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Pulque, the underappreciated cousin of tequila, is making a comeback

AP Photo/Marco Ugarte
It has enough nutrients to rival green juice.
By Noël Duan
Published Last updated This article is more than 2 years old.

Three types of alcoholic beverages can be made from the spidery agave plant: mezcal (distilled from the heart of the plant), tequila (the best-know type of mezcal, which originates from the city of Tequila), and the lesser-known pulque (a milky, viscous beer-like beverage made from fermented sap). While the US tequila market—the biggest in the world—has surged 65% between 2005 and 2015, pulque is making a slow renaissance in both Mexico and abroad. Mexico’s groovy young things are increasingly loving pulque’s indigenous heritage, health benefits (no hangover involved, and a decent source of nutrients), and sweetened, cocktail-like flavors.

Among the indigenous people of Latin America one millennium ago, pulque was known as the “drink of the gods.” The best pulque took decades to ferment, and was drunk by Aztec nobility and priests during religious festival and victory celebrations. Commoners were not permitted to imbibe pulque, except for pregnant women and the elderly due to its vitamin content and low levels of alcholol. But when the Spanish colonized Mexico, they wanted to stamp out the drink.

“Pulque was seen as a corrupting influence on indigenous populations,” Daniel Nemser, assistant professor of Spanish at University of Michigan, told travel journalism site Roads and Kingdoms. “The Spanish thought it was disgusting, and they wanted to get rid of it.”

Reuters/Daniel Aguilar
Extracting the sap, which can take almost an entire decade to mature, from the agave cactus plant.

By the twentieth century in Mexico City, European beer had replaced pulque as the drink for relaxing and socializing.  Aided by the government, the beer industry was heavily invested in promoting itself—while playing up pulque’s stigma of  being associated with Mexico’s lower-class and indigenous populations. In fact, Dr. José Siurob Ramírez, who was head of Mexico’s Department of Public Health and a military general during the Mexico Revolution (1910–1920), considered erdicating the beverage to be one of the most important goals of the Revolution.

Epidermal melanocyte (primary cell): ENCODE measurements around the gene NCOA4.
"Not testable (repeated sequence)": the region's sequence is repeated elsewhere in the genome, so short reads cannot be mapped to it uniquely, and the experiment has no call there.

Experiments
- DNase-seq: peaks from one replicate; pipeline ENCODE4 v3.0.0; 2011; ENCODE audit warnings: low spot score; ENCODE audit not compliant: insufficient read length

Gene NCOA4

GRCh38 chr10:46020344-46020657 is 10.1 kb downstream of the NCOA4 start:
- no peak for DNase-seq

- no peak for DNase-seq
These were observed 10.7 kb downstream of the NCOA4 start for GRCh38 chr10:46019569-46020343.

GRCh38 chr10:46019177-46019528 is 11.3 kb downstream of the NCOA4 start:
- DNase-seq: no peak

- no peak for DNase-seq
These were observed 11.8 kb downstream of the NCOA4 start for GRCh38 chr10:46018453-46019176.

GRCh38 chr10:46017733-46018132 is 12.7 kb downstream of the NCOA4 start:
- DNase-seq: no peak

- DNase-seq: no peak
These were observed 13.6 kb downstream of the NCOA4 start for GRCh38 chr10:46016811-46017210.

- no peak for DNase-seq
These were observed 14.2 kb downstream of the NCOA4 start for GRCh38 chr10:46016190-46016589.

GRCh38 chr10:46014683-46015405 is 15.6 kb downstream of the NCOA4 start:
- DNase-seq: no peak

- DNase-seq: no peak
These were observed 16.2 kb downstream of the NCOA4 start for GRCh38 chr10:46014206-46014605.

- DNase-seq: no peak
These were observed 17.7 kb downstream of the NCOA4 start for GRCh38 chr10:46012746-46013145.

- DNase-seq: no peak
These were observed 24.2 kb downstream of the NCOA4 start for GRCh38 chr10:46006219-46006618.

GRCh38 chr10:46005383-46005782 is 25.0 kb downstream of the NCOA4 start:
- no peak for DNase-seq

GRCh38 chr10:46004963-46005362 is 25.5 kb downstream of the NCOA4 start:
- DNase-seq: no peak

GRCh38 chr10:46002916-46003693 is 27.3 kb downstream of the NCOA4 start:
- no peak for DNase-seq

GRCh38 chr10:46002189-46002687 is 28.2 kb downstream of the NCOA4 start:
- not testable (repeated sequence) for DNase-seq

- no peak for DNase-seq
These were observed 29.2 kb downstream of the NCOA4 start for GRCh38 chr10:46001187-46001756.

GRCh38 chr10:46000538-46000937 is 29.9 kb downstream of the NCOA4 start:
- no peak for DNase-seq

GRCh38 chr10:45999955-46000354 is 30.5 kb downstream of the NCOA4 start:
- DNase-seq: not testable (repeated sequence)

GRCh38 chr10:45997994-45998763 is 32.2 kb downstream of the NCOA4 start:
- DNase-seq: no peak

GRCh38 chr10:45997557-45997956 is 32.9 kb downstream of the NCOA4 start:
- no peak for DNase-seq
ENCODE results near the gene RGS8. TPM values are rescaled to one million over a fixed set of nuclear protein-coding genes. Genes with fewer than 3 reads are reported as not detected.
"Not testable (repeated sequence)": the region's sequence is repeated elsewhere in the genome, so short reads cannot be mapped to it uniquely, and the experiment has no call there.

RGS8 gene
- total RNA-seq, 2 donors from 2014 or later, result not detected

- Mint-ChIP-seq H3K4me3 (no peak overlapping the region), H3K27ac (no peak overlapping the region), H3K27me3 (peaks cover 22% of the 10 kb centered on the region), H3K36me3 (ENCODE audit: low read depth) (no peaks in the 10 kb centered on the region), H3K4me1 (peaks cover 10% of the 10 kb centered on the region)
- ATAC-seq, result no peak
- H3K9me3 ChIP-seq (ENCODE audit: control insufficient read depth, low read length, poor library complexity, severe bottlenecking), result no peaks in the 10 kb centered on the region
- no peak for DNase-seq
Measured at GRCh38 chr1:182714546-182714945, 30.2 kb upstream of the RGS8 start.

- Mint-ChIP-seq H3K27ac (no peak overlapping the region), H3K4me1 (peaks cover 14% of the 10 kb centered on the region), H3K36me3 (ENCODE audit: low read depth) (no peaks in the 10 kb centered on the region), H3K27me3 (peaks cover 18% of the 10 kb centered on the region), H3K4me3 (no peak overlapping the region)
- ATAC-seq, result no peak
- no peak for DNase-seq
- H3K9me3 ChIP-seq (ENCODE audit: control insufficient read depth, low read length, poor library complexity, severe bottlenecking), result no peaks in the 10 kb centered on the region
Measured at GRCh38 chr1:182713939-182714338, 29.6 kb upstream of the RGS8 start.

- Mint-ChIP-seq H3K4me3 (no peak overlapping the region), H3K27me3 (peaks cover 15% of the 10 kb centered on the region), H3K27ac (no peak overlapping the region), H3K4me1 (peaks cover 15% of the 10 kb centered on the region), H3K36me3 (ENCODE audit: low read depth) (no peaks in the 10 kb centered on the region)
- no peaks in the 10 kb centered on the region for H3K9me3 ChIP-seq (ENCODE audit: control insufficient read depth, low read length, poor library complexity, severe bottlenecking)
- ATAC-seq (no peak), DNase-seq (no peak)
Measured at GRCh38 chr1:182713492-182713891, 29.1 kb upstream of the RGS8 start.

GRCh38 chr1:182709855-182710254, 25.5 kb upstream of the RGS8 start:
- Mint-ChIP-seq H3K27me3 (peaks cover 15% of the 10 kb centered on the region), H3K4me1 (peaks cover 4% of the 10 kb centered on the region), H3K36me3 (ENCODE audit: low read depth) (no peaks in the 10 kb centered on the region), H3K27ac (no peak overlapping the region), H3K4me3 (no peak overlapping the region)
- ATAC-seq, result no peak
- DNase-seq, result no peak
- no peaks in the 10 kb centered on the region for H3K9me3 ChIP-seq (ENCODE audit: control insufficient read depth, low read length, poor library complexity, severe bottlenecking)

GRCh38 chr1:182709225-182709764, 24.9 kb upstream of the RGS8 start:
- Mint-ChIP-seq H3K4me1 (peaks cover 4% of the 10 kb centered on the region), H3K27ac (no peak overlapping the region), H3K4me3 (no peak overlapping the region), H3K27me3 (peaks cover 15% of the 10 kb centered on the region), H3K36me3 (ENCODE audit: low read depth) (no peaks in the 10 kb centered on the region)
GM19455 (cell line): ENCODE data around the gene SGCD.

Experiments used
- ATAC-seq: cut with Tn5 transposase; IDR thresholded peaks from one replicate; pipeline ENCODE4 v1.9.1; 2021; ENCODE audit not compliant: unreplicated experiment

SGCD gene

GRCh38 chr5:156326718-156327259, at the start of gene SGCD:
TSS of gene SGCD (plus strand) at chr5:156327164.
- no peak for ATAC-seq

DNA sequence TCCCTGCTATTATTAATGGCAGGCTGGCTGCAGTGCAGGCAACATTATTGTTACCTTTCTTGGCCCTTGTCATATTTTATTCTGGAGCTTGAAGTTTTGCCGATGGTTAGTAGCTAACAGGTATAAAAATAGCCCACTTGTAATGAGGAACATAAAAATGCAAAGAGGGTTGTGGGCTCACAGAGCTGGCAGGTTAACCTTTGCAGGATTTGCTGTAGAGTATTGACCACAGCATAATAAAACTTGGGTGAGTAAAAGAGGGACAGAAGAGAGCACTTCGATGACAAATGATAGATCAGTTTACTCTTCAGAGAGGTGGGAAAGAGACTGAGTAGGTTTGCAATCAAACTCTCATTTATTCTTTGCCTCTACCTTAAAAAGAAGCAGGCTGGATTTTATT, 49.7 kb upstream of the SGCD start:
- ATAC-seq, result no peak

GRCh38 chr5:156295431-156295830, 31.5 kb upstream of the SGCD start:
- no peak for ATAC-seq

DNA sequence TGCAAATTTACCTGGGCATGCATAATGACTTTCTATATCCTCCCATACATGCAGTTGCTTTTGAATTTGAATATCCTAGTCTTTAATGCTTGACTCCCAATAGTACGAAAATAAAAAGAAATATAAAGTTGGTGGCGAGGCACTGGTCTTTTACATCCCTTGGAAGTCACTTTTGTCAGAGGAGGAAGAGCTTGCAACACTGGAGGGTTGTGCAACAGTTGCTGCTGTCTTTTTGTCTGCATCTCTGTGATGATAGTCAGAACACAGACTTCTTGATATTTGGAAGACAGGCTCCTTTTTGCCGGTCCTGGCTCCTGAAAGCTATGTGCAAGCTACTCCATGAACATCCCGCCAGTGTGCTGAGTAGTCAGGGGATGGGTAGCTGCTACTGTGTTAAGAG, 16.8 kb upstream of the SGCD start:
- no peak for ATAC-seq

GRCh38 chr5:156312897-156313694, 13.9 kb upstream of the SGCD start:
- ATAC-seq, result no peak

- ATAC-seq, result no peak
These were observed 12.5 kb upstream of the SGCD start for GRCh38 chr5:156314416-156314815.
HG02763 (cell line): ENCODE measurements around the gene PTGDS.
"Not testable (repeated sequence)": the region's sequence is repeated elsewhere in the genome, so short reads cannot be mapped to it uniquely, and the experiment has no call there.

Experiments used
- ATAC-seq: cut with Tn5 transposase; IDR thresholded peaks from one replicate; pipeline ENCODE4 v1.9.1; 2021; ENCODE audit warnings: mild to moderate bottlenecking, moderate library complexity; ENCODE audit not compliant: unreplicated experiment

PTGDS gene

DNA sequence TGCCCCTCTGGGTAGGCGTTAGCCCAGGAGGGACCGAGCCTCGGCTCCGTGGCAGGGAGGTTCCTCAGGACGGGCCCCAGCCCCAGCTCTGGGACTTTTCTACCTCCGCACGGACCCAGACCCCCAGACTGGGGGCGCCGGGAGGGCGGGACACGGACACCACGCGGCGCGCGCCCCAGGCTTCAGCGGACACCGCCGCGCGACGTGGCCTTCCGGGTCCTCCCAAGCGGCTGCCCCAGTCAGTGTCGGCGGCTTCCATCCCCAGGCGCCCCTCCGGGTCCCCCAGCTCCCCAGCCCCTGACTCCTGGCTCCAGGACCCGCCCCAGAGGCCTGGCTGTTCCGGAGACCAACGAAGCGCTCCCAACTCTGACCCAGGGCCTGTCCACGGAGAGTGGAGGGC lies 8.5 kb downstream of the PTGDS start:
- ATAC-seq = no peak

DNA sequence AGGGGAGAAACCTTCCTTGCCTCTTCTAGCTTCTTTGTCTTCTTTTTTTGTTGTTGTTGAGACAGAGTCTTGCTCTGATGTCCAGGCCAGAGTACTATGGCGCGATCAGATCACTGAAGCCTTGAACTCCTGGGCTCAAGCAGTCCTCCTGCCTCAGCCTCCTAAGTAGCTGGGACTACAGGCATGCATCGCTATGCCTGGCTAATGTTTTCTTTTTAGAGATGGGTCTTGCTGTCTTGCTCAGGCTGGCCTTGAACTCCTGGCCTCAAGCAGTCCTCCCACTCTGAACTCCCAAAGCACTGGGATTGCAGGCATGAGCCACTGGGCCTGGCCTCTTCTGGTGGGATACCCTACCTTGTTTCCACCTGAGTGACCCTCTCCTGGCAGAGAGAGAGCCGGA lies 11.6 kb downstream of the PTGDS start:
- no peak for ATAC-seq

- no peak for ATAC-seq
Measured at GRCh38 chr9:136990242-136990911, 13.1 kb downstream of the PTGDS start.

“German brewers came into Mexico with big modern factories in the late 19th century,” Rachel Laudan added. “There was this argument, a calculated campaign to discredit pulque, really, saying that beer was a scientifically produced, European drink, while pulque was backward and unhygienic, that excrement was used to ferment it.” That campaign was propaganda, of course—and denied the strong role pulque played in both Mexican nutrition and daily life. According to a 1946 medical study of 100 people, “daily intake of pulque (up to 2 L) provides calories (12%), total protein (6%), thiamin (10%), riboflavin (24%), niacin (23%), vitamin C (48%), calcium (8%), and iron (51%).”

Despite the attempts kill off pulque, the drink is having a resurgence. In the the past decade, over 100 pulquerías—pubs that specialize in pulque—have erupted across Mexico City. And it’s not just old, nostalgic folks enjoying the cheap beverage of their youths. Young urban elite, millennials, hipsters, whatever nomenclature you prefer, are flocking to these stylish, dive bar-like taverns like the 105-year-old Pulquería Duelistas for flavored pulque drinks (like mango or pistachio). Pulque is enjoying a Pabst Blue Ribbon-like renaissance among young people who want to reclaim their indigenous roots.

“I like this because it is something we inherited from our ancestors and because my family also drinks it,” said Gallardo Leon, a 20-something Mexico City resident drinking at Dualistas, told the Seattle Times. “It’s something we shouldn’t lose.”It’s also being sold as a health beverage, an edgier version of kombucha. Even edgy gastro-adventurer Anthony Bourdain is giving pulque its due, calling it “Mexican Viagra” (video).

AP Photo/Marco Ugarte
A pulque vendor with various flavors for sale at a pulque celebration in Santiago Cuautlalpan, Mexico.

Unlike tequila and mezcal, though, local, home-based makers are still producing the bulk of pulque. For one, it has a short shelf life, and at reputable pulquerías, leftover batches are discarded at the end of the day. Secondly, the sweet agave sap, aguamiel, can take up to 7 years to reach maturity—far longer than the raw materials used for wine (grapes) or beer (grains). In order to pasteurize it for exportation, mass-market pulque is heat-treated, which leaves it tasting like juice that has been sitting out in the sun for too long. Fresh pulque should taste like beer-meets-yogurt-meets-juice. Or as Quartz reporter Ana Campoy describes it, “almost like drinking liquid boogers.” (It’s thick and mucus-y.)

In New York City, where I live, there is a restaurant-slash-bar called Pulquería, opened in 2011, which sells a canned version of the drink, though you wouldn’t know because it is poured into a glass, and besides, you may not have had the fresh version unless you’ve been in Mexico. Pulque is acquired taste, but it’s been around for over 1,000 years and has survived temperance movements and propaganda campaigns. It’s not going anywhere.

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